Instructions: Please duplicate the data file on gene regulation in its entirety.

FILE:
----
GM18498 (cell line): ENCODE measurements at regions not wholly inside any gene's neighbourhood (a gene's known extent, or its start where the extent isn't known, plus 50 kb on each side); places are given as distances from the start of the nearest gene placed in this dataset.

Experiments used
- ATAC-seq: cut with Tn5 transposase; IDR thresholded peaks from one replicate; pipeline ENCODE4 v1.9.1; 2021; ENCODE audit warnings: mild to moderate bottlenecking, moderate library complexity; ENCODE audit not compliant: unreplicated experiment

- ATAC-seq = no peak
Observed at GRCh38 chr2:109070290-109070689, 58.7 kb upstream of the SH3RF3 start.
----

GM18498 (cell line): ENCODE measurements at regions not wholly inside any gene's neighbourhood (a gene's known extent, or its start where the extent isn't known, plus 50 kb on each side); places are given as distances from the start of the nearest gene placed in this dataset.

Experiments used
- ATAC-seq: cut with Tn5 transposase; IDR thresholded peaks from one replicate; pipeline ENCODE4 v1.9.1; 2021; ENCODE audit warnings: mild to moderate bottlenecking, moderate library complexity; ENCODE audit not compliant: unreplicated experiment

- ATAC-seq = no peak
Observed at GRCh38 chr2:109070290-109070689, 58.7 kb upstream of the SH3RF3 start.